Over the last two years, the year end working capital positions have been the following for the company:
Clearly, the company has been using its internal accruals to fund the working capital requirements. It can easily use more working capital loans from banks (Limits available - INR 1,850 Mio vs actual borrowing of INR 459 Mio for 31.03.2015). Even if we assume that 75% of requirements are met through bank working capital borrowings, it should generate additional liquidity of INR 500 Mio.
- If we take both 1) and 2) into account, the company would have to borrow only around INR 200-300 Mio in term debt. The gearing, even accounting for the additional WC and term borrowings, still comes to <0.5
Thats the strength of the company - real good accruals, strong profitability and expansion with less amount of debt.
As for knitting, we need to study it in greater detail.
@karanmaroo thanks for explaining. Also please tell in how much time the expanded capacity get operational after incurring capex. Secondly, do look in to this knitting angle as if they are moving up the value chain - can it increase their margins further?
Capex announcement on Ambika is welcome news!
Having said that, with things heating up on Ambika expectations front (30,000 spindles might be atleast 2.5 -3 years away from full effect; it most probably will get done in 2 phases, Ambika always had knitting sales - significant scale-up may be a distance away), we will need to wait for developments, keep FAITH in a quality player, and wait for some of these to play out - for us to guage the effect
it’s the opportune time to step back and enjoy some industry gyan. Do take these with a pinch of salt - this captures a nice 1 hour conversation we recently had with an Industry veteran and an office-bearer of South Indian Mills Association (SIMA).
Please allow for inaccuracies/overstatements - fault lies entirely with me for capturing anything wrongly. Have tried to do as faithful a reproduction as I could.
@Donald Expansion of Nitin Spinners is operational from 9-Feb-15. Spindle increased from 77616 to 150096 and knitting machine from 31 to 49. Nitin incurred a cost of 281cr on this expansion. Expansion was effective before time by energetic management.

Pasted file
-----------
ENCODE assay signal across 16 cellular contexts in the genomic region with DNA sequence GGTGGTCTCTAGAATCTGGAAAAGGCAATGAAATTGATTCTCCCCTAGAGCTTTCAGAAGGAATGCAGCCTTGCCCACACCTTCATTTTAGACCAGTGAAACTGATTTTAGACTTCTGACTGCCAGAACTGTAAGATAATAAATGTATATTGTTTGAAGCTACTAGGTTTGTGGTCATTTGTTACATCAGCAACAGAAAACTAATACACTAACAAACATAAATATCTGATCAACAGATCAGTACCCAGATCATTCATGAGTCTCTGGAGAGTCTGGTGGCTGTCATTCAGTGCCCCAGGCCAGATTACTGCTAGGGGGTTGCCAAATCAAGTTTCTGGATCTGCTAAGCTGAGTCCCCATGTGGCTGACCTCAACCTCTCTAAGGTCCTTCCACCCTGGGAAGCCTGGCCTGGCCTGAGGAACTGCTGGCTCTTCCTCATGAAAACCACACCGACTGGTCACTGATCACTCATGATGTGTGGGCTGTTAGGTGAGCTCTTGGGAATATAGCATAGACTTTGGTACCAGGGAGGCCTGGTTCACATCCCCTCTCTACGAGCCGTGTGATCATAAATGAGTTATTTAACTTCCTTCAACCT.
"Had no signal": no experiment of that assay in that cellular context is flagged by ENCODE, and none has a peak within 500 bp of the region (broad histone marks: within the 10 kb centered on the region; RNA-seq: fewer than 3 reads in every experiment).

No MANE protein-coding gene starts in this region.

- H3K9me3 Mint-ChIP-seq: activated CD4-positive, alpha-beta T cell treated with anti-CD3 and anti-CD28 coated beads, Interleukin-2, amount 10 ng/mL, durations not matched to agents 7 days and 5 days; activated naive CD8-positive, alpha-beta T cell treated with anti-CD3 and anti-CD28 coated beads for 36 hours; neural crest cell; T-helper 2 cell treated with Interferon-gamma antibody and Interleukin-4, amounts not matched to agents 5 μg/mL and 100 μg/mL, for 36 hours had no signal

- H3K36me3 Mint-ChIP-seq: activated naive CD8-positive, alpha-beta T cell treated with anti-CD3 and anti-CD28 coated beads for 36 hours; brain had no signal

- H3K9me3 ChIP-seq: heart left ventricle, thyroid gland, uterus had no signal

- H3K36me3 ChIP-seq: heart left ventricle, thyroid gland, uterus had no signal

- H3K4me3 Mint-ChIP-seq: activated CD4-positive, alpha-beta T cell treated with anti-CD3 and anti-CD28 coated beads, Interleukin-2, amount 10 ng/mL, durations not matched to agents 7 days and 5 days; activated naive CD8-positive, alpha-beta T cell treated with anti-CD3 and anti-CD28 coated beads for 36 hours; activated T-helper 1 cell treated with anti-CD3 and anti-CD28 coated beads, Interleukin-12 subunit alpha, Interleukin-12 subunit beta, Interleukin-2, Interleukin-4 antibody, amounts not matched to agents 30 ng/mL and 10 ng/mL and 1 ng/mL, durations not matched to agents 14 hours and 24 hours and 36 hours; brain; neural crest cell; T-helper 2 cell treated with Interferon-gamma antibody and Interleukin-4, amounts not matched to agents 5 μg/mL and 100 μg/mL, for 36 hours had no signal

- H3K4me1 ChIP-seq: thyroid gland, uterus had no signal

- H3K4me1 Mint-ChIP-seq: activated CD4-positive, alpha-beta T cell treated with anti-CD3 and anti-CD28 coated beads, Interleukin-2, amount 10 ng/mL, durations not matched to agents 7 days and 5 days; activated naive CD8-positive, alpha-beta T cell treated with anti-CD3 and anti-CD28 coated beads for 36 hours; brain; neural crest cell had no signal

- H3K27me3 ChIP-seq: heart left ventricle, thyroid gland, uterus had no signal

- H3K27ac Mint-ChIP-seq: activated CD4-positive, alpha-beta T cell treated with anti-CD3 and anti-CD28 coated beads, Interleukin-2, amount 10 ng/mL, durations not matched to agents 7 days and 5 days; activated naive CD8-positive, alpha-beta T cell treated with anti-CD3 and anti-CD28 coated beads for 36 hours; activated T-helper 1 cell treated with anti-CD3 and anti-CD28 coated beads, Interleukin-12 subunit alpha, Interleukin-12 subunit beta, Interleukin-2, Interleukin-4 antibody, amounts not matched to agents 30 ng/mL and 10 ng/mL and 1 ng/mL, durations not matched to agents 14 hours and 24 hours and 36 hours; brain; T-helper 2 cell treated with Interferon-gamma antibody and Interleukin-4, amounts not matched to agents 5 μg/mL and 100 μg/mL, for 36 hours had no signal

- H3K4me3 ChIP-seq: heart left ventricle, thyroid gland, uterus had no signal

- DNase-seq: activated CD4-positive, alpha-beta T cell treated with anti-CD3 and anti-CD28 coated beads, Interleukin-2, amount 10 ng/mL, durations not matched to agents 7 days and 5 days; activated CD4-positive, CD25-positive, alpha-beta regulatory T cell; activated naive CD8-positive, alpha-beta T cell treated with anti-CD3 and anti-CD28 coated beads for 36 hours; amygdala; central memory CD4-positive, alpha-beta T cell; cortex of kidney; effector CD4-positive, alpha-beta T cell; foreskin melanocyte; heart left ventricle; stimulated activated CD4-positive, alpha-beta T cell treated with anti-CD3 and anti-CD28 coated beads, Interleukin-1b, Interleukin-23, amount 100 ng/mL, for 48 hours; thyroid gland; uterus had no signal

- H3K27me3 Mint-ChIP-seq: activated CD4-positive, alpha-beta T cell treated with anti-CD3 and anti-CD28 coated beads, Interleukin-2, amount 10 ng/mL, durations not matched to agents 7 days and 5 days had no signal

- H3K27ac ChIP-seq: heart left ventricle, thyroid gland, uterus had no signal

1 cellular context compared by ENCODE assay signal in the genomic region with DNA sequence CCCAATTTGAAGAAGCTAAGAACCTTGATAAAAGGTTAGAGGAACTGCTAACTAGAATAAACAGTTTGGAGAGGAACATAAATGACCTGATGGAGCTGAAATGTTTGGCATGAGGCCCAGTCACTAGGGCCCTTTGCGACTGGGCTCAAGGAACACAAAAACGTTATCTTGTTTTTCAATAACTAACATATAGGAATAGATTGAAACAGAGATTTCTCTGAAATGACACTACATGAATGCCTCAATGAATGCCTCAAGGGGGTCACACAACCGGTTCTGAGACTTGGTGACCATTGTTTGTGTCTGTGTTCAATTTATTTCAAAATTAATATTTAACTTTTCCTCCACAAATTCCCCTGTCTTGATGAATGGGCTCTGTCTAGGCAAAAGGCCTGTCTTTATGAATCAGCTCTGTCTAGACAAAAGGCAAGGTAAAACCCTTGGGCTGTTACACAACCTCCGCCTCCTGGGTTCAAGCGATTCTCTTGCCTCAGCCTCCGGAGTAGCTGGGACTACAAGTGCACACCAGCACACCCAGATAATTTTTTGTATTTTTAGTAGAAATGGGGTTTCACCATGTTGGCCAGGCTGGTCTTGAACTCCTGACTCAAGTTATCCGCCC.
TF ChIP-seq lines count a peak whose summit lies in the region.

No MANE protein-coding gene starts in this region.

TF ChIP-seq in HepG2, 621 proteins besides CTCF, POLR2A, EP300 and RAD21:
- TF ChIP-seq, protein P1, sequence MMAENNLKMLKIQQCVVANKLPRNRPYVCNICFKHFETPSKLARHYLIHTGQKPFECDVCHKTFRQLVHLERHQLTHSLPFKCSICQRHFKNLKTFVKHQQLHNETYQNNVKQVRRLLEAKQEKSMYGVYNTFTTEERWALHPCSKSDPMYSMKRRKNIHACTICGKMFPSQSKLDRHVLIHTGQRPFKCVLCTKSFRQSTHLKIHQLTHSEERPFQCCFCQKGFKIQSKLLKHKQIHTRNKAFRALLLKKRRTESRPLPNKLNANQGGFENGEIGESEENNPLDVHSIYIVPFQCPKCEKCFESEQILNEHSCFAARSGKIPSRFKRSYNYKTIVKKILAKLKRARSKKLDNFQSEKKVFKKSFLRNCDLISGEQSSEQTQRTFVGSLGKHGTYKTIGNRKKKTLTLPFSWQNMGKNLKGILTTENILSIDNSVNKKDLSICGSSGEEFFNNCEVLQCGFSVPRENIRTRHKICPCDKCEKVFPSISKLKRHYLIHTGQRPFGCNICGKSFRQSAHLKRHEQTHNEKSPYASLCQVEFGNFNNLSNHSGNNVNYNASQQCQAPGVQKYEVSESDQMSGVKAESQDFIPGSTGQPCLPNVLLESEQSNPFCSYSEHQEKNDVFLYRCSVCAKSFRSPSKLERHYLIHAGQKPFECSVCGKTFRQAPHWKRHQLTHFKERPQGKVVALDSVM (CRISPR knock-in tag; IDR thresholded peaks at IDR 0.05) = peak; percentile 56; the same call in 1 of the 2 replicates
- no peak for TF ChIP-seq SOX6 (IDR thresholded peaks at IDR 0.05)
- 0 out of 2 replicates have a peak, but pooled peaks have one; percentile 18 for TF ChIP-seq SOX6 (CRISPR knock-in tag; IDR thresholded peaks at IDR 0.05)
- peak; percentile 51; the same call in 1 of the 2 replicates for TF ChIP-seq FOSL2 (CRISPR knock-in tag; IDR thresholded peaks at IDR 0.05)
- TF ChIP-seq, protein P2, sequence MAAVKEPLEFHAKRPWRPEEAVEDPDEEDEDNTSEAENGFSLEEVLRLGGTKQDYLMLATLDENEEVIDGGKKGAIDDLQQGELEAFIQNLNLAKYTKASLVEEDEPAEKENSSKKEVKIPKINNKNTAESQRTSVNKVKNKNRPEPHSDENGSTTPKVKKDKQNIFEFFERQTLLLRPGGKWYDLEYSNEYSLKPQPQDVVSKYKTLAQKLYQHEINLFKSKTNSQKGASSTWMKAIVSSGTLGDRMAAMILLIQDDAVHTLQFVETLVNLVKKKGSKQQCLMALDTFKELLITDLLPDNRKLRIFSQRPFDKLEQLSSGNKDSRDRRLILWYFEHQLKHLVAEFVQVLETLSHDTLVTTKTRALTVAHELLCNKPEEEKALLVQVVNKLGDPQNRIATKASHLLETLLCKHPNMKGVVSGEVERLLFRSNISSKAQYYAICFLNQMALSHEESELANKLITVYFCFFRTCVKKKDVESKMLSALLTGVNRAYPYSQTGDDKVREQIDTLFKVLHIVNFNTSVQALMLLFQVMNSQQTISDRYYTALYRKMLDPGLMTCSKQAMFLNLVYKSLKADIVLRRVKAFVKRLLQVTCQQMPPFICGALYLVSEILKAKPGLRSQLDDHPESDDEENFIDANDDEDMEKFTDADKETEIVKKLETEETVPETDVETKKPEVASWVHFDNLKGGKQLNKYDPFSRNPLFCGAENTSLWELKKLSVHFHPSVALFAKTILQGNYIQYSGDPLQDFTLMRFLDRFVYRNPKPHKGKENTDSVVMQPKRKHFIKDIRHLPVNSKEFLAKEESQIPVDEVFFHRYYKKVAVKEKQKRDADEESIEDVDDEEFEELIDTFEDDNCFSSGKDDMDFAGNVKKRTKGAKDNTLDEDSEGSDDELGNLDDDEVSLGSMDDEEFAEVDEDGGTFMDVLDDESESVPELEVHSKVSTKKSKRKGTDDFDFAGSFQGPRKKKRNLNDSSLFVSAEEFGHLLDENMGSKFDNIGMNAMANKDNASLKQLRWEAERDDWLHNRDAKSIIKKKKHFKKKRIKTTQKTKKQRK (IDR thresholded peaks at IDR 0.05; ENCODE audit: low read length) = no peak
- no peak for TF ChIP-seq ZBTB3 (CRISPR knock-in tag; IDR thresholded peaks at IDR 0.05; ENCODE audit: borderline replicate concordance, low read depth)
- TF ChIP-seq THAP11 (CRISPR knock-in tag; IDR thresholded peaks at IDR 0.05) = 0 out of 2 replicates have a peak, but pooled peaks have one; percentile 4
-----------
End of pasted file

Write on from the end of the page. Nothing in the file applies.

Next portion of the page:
Due to this expansion projection revenue and net profit for fy16 should jump by 30% in to 810cr and 54cr respectively.
Is there any notification or update on the expansion and venture into knitting. Not able to see that in BSE notifications. Thanks.
In your earlier table comparing several cos, we were surprised to see Nitin having substantially high numbers per spindles. We tried finding more about it and understood that its because the sales of the company include Fabric sales (which also yields higher margins) and sales from Rotor machines (they have 3000 tonne capacity machine which is used to produce coarser counts but must yielding lower margins). So we have tried removing the impact of these two thing to make the numbers comparable:
- 20% constant margin has been considered for Fabric Sales
- Rotor sales have been assumed at 100 Cr for last 5 years with 10% margin.
*First entry for Nitin is without fabric sales and second entry for Nitin is without fabric and rotor sales.
Thanks Ayush. There is little doubt that Ambika is ahead of pack and Nitin comes second. The fact that Nitin seems to be getting its act together and that it does not have the investor interest that Ambika has, seems to be an advantage in Nitins favour.
Kindly do post these relevant data in Nitins thread too
thanks - how do you know these assumptions are in line with reality - even I got stock at this point and I wanted to understand how you arrived at these. did the company indicate/give you those ball park numbers ?
The value of fabric sales is available in the annual report. For sales from rotor machine, its an assumption based on my interaction with industry people. Please correct if its wrong.